From England to Egypt, accompanied by his elegant and trustworthy sidekicks, the intelligent yet eccentrically-refined Belgian detective Hercule Poirot pits his wits against a collection of first class deceptions.
Sherlock Holmes (Anthony Higgins) is awakened in modern times with a tale that he had invented a method of suspended animation that he had utilized on himself. Awakened by an earthquake, he... See full summary »
While on vacation at a resort hotel in the West Indies, Miss Marple correctly suspects that the apparently natural death of a retired British major is actually the work of a murderer planning yet another killing.
Holmes, his friend Watson (or his brother Mycroft) work to solve the mysteries of three gables, the dying detective, a golden pince-nez, the red circle, a mazarin stone, and a cardboard box. Written by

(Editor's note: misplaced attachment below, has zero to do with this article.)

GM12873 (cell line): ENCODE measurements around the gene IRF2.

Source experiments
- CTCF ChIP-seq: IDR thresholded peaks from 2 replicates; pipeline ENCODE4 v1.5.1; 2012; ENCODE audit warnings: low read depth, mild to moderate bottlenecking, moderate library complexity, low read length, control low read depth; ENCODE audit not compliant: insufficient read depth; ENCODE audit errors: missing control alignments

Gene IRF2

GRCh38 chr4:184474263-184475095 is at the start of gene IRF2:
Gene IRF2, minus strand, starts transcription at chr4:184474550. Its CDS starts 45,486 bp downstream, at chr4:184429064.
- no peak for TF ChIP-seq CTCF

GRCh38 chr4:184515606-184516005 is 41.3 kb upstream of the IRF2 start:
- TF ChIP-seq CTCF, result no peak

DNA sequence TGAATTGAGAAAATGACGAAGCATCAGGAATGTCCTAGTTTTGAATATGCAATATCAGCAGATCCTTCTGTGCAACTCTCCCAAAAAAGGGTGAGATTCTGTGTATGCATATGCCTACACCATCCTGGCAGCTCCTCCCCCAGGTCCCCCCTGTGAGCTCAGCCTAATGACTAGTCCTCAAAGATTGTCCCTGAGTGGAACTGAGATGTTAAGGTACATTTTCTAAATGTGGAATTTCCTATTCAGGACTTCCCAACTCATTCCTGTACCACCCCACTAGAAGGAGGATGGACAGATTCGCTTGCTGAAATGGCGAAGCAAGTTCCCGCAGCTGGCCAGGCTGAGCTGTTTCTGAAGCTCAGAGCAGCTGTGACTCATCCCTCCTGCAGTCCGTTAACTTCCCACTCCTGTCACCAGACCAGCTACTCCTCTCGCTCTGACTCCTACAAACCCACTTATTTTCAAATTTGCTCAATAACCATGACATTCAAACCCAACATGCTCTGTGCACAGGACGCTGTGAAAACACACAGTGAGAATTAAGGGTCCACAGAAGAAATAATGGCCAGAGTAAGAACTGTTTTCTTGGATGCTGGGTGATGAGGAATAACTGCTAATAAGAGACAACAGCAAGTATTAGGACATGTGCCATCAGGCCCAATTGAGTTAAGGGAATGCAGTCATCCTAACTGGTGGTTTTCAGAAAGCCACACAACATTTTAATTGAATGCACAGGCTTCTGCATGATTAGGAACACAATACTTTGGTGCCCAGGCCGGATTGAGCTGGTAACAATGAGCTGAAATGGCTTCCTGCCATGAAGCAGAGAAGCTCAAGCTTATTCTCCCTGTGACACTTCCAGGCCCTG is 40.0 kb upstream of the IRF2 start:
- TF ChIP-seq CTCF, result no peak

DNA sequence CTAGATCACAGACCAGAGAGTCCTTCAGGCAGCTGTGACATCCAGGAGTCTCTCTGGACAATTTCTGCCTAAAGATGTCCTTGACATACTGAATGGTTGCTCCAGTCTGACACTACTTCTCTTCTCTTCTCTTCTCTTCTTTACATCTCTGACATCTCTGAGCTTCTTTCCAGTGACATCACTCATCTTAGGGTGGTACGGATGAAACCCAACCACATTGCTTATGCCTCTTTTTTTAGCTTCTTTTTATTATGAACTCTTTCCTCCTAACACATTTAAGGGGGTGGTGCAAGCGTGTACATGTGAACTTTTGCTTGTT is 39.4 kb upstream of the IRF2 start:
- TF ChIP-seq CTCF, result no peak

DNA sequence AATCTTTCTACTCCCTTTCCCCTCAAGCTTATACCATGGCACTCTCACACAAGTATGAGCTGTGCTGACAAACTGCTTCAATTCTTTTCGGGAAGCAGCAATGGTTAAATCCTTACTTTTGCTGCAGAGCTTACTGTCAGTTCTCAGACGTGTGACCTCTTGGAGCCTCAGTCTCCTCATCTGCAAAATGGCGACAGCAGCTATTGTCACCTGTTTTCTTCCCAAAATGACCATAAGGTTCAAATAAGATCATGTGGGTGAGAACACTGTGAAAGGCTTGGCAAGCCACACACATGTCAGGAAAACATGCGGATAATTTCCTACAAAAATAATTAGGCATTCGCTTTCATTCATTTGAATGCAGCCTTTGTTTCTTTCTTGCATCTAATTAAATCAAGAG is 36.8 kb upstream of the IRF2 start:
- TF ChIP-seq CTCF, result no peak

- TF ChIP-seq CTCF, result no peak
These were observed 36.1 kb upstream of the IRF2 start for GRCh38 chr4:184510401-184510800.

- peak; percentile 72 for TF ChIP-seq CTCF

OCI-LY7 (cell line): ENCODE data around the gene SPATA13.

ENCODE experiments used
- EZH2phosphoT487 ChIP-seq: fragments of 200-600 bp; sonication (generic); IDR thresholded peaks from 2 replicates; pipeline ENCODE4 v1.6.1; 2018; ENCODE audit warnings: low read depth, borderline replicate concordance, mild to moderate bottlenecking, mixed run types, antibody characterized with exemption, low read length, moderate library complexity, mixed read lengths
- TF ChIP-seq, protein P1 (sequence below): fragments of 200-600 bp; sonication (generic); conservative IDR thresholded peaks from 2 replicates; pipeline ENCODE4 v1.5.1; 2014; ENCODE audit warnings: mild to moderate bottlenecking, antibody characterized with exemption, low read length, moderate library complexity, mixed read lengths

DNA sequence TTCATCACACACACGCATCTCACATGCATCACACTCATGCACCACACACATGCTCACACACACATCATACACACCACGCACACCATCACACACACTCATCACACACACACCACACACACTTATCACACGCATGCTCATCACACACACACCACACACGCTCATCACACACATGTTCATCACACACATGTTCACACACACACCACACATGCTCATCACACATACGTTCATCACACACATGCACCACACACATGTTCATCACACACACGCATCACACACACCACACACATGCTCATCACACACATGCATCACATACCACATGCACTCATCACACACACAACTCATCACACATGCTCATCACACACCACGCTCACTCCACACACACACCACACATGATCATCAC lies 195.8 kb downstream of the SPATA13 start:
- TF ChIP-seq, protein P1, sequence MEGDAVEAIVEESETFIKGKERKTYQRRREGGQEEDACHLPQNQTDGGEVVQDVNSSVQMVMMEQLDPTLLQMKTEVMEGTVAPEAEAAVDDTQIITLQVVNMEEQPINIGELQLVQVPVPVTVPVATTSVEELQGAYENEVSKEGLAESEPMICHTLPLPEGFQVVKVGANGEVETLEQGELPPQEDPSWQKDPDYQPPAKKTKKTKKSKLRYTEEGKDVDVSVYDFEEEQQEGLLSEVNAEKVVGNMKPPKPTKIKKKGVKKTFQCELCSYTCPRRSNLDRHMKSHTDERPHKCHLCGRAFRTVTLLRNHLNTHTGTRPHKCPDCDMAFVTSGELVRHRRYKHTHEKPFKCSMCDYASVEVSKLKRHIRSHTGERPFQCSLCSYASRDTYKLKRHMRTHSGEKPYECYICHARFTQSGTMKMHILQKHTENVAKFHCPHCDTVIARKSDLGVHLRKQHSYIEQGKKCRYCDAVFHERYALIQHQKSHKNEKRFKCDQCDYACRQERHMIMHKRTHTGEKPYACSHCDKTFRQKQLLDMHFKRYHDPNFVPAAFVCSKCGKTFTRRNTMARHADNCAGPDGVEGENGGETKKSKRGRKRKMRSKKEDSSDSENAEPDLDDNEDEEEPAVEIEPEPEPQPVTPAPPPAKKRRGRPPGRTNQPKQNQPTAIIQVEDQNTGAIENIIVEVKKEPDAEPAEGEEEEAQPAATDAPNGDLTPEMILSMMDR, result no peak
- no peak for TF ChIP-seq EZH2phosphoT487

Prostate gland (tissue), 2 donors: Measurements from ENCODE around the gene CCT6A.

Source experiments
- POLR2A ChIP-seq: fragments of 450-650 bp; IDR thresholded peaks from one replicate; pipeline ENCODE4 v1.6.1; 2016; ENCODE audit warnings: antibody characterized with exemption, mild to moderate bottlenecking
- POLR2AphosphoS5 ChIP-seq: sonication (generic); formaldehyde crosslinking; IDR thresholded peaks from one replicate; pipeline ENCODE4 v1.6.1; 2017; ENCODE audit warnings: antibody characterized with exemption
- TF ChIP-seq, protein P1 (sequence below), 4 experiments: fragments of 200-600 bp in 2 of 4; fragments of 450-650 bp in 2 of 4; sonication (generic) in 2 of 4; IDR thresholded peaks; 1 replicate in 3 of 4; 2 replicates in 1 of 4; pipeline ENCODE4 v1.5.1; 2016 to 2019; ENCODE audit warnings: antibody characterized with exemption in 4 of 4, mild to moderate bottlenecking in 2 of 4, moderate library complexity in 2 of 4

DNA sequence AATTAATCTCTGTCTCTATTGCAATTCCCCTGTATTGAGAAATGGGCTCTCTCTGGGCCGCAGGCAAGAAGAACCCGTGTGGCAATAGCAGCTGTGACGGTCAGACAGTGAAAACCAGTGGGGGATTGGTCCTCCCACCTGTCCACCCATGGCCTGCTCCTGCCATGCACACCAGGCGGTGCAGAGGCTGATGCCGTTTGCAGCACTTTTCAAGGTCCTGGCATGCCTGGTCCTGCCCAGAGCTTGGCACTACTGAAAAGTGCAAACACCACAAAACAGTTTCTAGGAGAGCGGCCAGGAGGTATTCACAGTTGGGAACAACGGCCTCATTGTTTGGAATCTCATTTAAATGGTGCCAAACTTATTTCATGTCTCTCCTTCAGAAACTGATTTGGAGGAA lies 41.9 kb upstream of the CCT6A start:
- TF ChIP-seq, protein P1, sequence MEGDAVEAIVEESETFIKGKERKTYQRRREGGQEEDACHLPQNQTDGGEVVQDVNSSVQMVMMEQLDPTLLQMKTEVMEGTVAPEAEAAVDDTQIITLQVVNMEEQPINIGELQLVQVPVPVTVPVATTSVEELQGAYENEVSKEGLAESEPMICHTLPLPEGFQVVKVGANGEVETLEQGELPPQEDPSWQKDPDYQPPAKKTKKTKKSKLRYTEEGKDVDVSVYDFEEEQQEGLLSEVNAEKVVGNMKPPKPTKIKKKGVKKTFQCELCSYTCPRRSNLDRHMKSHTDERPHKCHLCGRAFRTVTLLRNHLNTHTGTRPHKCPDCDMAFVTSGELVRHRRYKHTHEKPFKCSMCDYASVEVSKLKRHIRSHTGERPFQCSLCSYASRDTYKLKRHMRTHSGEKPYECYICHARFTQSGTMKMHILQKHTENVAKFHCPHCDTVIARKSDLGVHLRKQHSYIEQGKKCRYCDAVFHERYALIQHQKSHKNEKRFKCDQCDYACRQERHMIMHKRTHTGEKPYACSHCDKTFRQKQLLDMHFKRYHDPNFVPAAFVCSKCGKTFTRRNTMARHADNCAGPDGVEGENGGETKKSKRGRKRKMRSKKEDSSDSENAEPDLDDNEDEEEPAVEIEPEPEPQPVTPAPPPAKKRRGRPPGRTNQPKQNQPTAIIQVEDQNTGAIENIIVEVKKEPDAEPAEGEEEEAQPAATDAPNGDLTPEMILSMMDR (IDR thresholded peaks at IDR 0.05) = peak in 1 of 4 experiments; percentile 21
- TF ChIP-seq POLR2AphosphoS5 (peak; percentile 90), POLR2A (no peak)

I absolutely loved and adored Jeremy Brett's Sherlock Holmes, and these later episodes were a welcome addition to the sporadic series that had been running since the early 1980s. Brett was probably the best Holmes ever essayed on screen, bar none. My only caveat: Brett clearly was ailing and had visibly aged by the time this title appeared. It is sometimes painful to watch him play Holmes at this point, especially knowing he died of a heart attack shortly after. It's akin to watching the aging Roger Moore in his last two James Bond outings. "The name is Bond, James Bond, and I'd like the senior citizen discount on my morning cup of coffee." This also features Edward Hardwicke as Dr. Watson. He was the second Watson, as fans of this series will recall, and played the character quite differently than his predecessor, David something-or-other. I was never fond of Hardwicke's Watson. Nevertheless, this remains the grandest Sherlock Holmes impersonation, Peter Cushing's lively interpretation of the part in 1959's "Hound" notwithstanding.
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